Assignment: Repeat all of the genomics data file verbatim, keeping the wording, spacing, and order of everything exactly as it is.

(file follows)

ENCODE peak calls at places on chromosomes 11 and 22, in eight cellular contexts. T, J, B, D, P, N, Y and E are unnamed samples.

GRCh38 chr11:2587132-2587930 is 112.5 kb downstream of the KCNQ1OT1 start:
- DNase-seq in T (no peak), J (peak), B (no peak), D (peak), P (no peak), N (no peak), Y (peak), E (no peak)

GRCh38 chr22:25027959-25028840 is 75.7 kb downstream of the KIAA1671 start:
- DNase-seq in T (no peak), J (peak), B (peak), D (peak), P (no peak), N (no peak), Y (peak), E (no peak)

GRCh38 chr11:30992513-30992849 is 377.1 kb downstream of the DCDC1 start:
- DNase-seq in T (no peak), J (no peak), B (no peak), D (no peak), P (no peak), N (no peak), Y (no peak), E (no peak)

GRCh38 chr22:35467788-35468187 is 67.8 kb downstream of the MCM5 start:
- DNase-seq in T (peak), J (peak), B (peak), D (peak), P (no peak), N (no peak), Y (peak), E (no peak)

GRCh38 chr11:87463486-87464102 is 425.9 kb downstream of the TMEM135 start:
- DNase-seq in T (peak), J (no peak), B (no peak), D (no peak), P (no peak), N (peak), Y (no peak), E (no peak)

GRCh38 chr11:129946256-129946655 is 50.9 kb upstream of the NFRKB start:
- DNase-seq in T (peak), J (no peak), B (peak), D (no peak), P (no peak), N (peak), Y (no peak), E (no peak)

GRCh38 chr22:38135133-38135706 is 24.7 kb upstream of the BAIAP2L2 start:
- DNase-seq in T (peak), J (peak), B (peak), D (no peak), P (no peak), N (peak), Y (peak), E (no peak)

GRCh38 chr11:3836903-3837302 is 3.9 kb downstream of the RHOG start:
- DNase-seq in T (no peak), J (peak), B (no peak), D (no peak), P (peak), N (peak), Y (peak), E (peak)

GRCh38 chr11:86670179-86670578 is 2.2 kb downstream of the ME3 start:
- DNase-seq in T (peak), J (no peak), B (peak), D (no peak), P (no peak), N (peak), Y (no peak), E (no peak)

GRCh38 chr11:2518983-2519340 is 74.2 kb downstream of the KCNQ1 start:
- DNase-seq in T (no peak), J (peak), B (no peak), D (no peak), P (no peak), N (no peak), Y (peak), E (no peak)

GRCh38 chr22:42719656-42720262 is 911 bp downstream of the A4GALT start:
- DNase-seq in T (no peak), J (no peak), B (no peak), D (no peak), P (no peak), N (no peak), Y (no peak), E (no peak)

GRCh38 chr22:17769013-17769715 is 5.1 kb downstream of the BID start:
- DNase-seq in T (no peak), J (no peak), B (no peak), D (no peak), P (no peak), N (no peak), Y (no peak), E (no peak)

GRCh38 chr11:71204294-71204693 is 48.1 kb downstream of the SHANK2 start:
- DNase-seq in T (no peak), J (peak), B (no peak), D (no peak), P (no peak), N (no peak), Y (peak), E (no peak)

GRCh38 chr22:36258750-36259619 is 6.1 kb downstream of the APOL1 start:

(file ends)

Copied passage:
ENCODE peak calls at places on chromosomes 11 and 22, in eight cellular contexts. T, J, B, D, P, N, Y and E are unnamed samples.

GRCh38 chr11:2587132-2587930 is 112.5 kb downstream of the KCNQ1OT1 start:
- DNase-seq in T (no peak), J (peak), B (no peak), D (peak), P (no peak), N (no peak), Y (peak), E (no peak)

GRCh38 chr22:25027959-25028840 is 75.7 kb downstream of the KIAA1671 start:
- DNase-seq in T (no peak), J (peak), B (peak), D (peak), P (no peak), N (no peak), Y (peak), E (no peak)

GRCh38 chr11:30992513-30992849 is 377.1 kb downstream of the DCDC1 start:
- DNase-seq in T (no peak), J (no peak), B (no peak), D (no peak), P (no peak), N (no peak), Y (no peak), E (no peak)

GRCh38 chr22:35467788-35468187 is 67.8 kb downstream of the MCM5 start:
- DNase-seq in T (peak), J (peak), B (peak), D (peak), P (no peak), N (no peak), Y (peak), E (no peak)

GRCh38 chr11:87463486-87464102 is 425.9 kb downstream of the TMEM135 start:
- DNase-seq in T (peak), J (no peak), B (no peak), D (no peak), P (no peak), N (peak), Y (no peak), E (no peak)

GRCh38 chr11:129946256-129946655 is 50.9 kb upstream of the NFRKB start:
- DNase-seq in T (peak), J (no peak), B (peak), D (no peak), P (no peak), N (peak), Y (no peak), E (no peak)

GRCh38 chr22:38135133-38135706 is 24.7 kb upstream of the BAIAP2L2 start:
- DNase-seq in T (peak), J (peak), B (peak), D (no peak), P (no peak), N (peak), Y (peak), E (no peak)

GRCh38 chr11:3836903-3837302 is 3.9 kb downstream of the RHOG start:
- DNase-seq in T (no peak), J (peak), B (no peak), D (no peak), P (peak), N (peak), Y (peak), E (peak)

GRCh38 chr11:86670179-86670578 is 2.2 kb downstream of the ME3 start:
- DNase-seq in T (peak), J (no peak), B (peak), D (no peak), P (no peak), N (peak), Y (no peak), E (no peak)

GRCh38 chr11:2518983-2519340 is 74.2 kb downstream of the KCNQ1 start:
- DNase-seq in T (no peak), J (peak), B (no peak), D (no peak), P (no peak), N (no peak), Y (peak), E (no peak)

GRCh38 chr22:42719656-42720262 is 911 bp downstream of the A4GALT start:
- DNase-seq in T (no peak), J (no peak), B (no peak), D (no peak), P (no peak), N (no peak), Y (no peak), E (no peak)

GRCh38 chr22:17769013-17769715 is 5.1 kb downstream of the BID start:
- DNase-seq in T (no peak), J (no peak), B (no peak), D (no peak), P (no peak), N (no peak), Y (no peak), E (no peak)

GRCh38 chr11:71204294-71204693 is 48.1 kb downstream of the SHANK2 start:
- DNase-seq in T (no peak), J (peak), B (no peak), D (no peak), P (no peak), N (no peak), Y (peak), E (no peak)

GRCh38 chr22:36258750-36259619 is 6.1 kb downstream of the APOL1 start: